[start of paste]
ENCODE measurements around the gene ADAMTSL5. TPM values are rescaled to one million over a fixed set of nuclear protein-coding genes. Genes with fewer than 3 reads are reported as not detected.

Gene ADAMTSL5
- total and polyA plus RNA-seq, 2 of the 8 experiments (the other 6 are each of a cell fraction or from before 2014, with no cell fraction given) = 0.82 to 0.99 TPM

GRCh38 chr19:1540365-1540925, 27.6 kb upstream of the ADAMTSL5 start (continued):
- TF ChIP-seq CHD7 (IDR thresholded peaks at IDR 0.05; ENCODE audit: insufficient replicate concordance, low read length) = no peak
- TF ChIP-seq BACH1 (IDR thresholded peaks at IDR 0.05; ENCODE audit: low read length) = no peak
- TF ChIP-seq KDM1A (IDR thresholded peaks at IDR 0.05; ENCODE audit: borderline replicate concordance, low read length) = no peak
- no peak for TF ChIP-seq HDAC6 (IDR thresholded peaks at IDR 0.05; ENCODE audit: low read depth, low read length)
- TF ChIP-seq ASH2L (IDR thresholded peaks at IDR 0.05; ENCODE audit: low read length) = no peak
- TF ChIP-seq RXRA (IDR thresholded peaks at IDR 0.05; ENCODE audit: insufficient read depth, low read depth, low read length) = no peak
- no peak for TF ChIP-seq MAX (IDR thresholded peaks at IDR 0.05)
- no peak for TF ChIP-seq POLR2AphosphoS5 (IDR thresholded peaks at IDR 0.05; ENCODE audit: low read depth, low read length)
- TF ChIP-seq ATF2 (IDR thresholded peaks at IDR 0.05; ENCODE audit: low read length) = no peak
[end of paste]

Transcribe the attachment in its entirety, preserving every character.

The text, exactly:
ENCODE measurements around the gene ADAMTSL5. TPM values are rescaled to one million over a fixed set of nuclear protein-coding genes. Genes with fewer than 3 reads are reported as not detected.

Gene ADAMTSL5
- total and polyA plus RNA-seq, 2 of the 8 experiments (the other 6 are each of a cell fraction or from before 2014, with no cell fraction given) = 0.82 to 0.99 TPM

GRCh38 chr19:1540365-1540925, 27.6 kb upstream of the ADAMTSL5 start (continued):
- TF ChIP-seq CHD7 (IDR thresholded peaks at IDR 0.05; ENCODE audit: insufficient replicate concordance, low read length) = no peak
- TF ChIP-seq BACH1 (IDR thresholded peaks at IDR 0.05; ENCODE audit: low read length) = no peak
- TF ChIP-seq KDM1A (IDR thresholded peaks at IDR 0.05; ENCODE audit: borderline replicate concordance, low read length) = no peak
- no peak for TF ChIP-seq HDAC6 (IDR thresholded peaks at IDR 0.05; ENCODE audit: low read depth, low read length)
- TF ChIP-seq ASH2L (IDR thresholded peaks at IDR 0.05; ENCODE audit: low read length) = no peak
- TF ChIP-seq RXRA (IDR thresholded peaks at IDR 0.05; ENCODE audit: insufficient read depth, low read depth, low read length) = no peak
- no peak for TF ChIP-seq MAX (IDR thresholded peaks at IDR 0.05)
- no peak for TF ChIP-seq POLR2AphosphoS5 (IDR thresholded peaks at IDR 0.05; ENCODE audit: low read depth, low read length)
- TF ChIP-seq ATF2 (IDR thresholded peaks at IDR 0.05; ENCODE audit: low read length) = no peak